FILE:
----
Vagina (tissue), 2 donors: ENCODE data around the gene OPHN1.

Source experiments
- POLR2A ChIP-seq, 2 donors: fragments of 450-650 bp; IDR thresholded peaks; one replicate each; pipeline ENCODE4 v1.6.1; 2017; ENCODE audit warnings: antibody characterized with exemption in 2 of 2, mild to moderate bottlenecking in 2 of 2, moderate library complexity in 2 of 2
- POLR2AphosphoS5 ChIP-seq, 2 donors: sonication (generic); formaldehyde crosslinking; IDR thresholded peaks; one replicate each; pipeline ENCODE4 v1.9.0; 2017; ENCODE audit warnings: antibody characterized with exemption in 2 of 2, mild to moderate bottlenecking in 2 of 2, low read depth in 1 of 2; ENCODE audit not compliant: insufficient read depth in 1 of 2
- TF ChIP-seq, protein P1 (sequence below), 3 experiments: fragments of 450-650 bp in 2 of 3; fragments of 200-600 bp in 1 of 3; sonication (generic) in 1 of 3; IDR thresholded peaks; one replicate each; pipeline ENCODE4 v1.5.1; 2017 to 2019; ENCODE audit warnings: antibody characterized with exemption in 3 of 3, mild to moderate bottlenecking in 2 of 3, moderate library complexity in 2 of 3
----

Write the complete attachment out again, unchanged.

Vagina (tissue), 2 donors: ENCODE data around the gene OPHN1.

Source experiments
- POLR2A ChIP-seq, 2 donors: fragments of 450-650 bp; IDR thresholded peaks; one replicate each; pipeline ENCODE4 v1.6.1; 2017; ENCODE audit warnings: antibody characterized with exemption in 2 of 2, mild to moderate bottlenecking in 2 of 2, moderate library complexity in 2 of 2
- POLR2AphosphoS5 ChIP-seq, 2 donors: sonication (generic); formaldehyde crosslinking; IDR thresholded peaks; one replicate each; pipeline ENCODE4 v1.9.0; 2017; ENCODE audit warnings: antibody characterized with exemption in 2 of 2, mild to moderate bottlenecking in 2 of 2, low read depth in 1 of 2; ENCODE audit not compliant: insufficient read depth in 1 of 2
- TF ChIP-seq, protein P1 (sequence below), 3 experiments: fragments of 450-650 bp in 2 of 3; fragments of 200-600 bp in 1 of 3; sonication (generic) in 1 of 3; IDR thresholded peaks; one replicate each; pipeline ENCODE4 v1.5.1; 2017 to 2019; ENCODE audit warnings: antibody characterized with exemption in 3 of 3, mild to moderate bottlenecking in 2 of 3, moderate library complexity in 2 of 3